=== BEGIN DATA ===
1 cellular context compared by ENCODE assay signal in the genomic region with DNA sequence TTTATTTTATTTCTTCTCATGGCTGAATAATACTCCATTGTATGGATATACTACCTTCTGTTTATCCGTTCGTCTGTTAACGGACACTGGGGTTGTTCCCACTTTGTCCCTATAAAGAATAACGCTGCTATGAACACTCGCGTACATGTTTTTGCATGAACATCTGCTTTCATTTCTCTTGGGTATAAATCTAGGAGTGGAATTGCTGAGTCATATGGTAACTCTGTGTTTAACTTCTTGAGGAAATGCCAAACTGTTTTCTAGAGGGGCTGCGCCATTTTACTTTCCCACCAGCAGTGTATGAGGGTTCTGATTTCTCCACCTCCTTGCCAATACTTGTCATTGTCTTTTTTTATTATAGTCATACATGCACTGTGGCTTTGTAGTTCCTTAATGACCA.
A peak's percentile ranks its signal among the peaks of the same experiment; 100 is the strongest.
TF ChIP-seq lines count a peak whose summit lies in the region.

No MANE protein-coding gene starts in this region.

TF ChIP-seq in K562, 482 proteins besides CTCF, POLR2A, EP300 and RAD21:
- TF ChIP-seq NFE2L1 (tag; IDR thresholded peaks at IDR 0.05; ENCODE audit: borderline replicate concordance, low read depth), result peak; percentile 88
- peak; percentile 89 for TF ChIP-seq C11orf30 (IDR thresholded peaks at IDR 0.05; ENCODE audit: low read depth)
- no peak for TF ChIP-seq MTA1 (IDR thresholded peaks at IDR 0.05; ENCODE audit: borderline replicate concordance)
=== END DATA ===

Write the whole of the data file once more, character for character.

1 cellular context compared by ENCODE assay signal in the genomic region with DNA sequence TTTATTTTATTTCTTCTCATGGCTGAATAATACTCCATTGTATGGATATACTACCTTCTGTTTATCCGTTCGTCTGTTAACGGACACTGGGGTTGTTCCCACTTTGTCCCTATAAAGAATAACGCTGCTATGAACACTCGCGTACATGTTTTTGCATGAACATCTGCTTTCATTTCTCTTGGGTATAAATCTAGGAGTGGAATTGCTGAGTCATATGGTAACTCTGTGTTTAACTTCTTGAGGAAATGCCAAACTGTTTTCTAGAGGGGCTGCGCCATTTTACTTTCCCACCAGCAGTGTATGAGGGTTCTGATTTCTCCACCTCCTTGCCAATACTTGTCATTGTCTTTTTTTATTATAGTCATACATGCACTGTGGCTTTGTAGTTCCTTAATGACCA.
A peak's percentile ranks its signal among the peaks of the same experiment; 100 is the strongest.
TF ChIP-seq lines count a peak whose summit lies in the region.

No MANE protein-coding gene starts in this region.

TF ChIP-seq in K562, 482 proteins besides CTCF, POLR2A, EP300 and RAD21:
- TF ChIP-seq NFE2L1 (tag; IDR thresholded peaks at IDR 0.05; ENCODE audit: borderline replicate concordance, low read depth), result peak; percentile 88
- peak; percentile 89 for TF ChIP-seq C11orf30 (IDR thresholded peaks at IDR 0.05; ENCODE audit: low read depth)
- no peak for TF ChIP-seq MTA1 (IDR thresholded peaks at IDR 0.05; ENCODE audit: borderline replicate concordance)